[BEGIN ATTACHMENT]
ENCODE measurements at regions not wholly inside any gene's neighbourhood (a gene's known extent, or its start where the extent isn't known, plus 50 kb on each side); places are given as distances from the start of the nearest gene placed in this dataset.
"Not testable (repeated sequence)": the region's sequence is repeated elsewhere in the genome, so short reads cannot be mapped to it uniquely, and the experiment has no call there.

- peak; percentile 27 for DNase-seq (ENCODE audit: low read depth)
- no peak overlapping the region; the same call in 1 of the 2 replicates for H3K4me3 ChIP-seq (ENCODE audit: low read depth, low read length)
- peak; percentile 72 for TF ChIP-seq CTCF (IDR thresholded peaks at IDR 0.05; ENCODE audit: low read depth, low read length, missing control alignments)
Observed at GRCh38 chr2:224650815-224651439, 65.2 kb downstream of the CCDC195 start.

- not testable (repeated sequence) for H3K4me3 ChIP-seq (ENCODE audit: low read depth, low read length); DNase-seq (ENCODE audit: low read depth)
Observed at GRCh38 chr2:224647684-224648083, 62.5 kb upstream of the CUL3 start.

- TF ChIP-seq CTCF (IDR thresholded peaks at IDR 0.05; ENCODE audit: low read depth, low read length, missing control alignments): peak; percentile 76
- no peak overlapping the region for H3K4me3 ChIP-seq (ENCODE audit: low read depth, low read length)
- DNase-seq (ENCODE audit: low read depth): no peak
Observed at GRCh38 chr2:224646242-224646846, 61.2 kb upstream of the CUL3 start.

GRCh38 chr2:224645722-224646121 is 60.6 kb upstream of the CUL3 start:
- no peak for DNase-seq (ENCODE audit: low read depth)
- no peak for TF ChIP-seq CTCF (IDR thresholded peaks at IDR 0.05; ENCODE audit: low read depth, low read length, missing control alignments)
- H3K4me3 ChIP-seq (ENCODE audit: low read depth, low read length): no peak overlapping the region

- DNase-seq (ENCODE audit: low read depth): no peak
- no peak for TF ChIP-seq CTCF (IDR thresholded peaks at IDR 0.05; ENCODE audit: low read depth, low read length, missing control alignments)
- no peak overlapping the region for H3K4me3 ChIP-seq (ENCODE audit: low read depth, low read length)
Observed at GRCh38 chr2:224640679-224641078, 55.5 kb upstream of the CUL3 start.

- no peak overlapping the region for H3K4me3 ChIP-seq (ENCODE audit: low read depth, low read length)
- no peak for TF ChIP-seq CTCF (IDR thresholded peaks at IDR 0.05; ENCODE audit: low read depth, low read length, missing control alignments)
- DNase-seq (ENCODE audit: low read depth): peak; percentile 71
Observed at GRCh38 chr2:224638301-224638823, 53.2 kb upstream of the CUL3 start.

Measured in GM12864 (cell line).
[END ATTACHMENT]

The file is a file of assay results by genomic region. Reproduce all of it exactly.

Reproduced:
ENCODE measurements at regions not wholly inside any gene's neighbourhood (a gene's known extent, or its start where the extent isn't known, plus 50 kb on each side); places are given as distances from the start of the nearest gene placed in this dataset.
"Not testable (repeated sequence)": the region's sequence is repeated elsewhere in the genome, so short reads cannot be mapped to it uniquely, and the experiment has no call there.

- peak; percentile 27 for DNase-seq (ENCODE audit: low read depth)
- no peak overlapping the region; the same call in 1 of the 2 replicates for H3K4me3 ChIP-seq (ENCODE audit: low read depth, low read length)
- peak; percentile 72 for TF ChIP-seq CTCF (IDR thresholded peaks at IDR 0.05; ENCODE audit: low read depth, low read length, missing control alignments)
Observed at GRCh38 chr2:224650815-224651439, 65.2 kb downstream of the CCDC195 start.

- not testable (repeated sequence) for H3K4me3 ChIP-seq (ENCODE audit: low read depth, low read length); DNase-seq (ENCODE audit: low read depth)
Observed at GRCh38 chr2:224647684-224648083, 62.5 kb upstream of the CUL3 start.

- TF ChIP-seq CTCF (IDR thresholded peaks at IDR 0.05; ENCODE audit: low read depth, low read length, missing control alignments): peak; percentile 76
- no peak overlapping the region for H3K4me3 ChIP-seq (ENCODE audit: low read depth, low read length)
- DNase-seq (ENCODE audit: low read depth): no peak
Observed at GRCh38 chr2:224646242-224646846, 61.2 kb upstream of the CUL3 start.

GRCh38 chr2:224645722-224646121 is 60.6 kb upstream of the CUL3 start:
- no peak for DNase-seq (ENCODE audit: low read depth)
- no peak for TF ChIP-seq CTCF (IDR thresholded peaks at IDR 0.05; ENCODE audit: low read depth, low read length, missing control alignments)
- H3K4me3 ChIP-seq (ENCODE audit: low read depth, low read length): no peak overlapping the region

- DNase-seq (ENCODE audit: low read depth): no peak
- no peak for TF ChIP-seq CTCF (IDR thresholded peaks at IDR 0.05; ENCODE audit: low read depth, low read length, missing control alignments)
- no peak overlapping the region for H3K4me3 ChIP-seq (ENCODE audit: low read depth, low read length)
Observed at GRCh38 chr2:224640679-224641078, 55.5 kb upstream of the CUL3 start.

- no peak overlapping the region for H3K4me3 ChIP-seq (ENCODE audit: low read depth, low read length)
- no peak for TF ChIP-seq CTCF (IDR thresholded peaks at IDR 0.05; ENCODE audit: low read depth, low read length, missing control alignments)
- DNase-seq (ENCODE audit: low read depth): peak; percentile 71
Observed at GRCh38 chr2:224638301-224638823, 53.2 kb upstream of the CUL3 start.

Measured in GM12864 (cell line).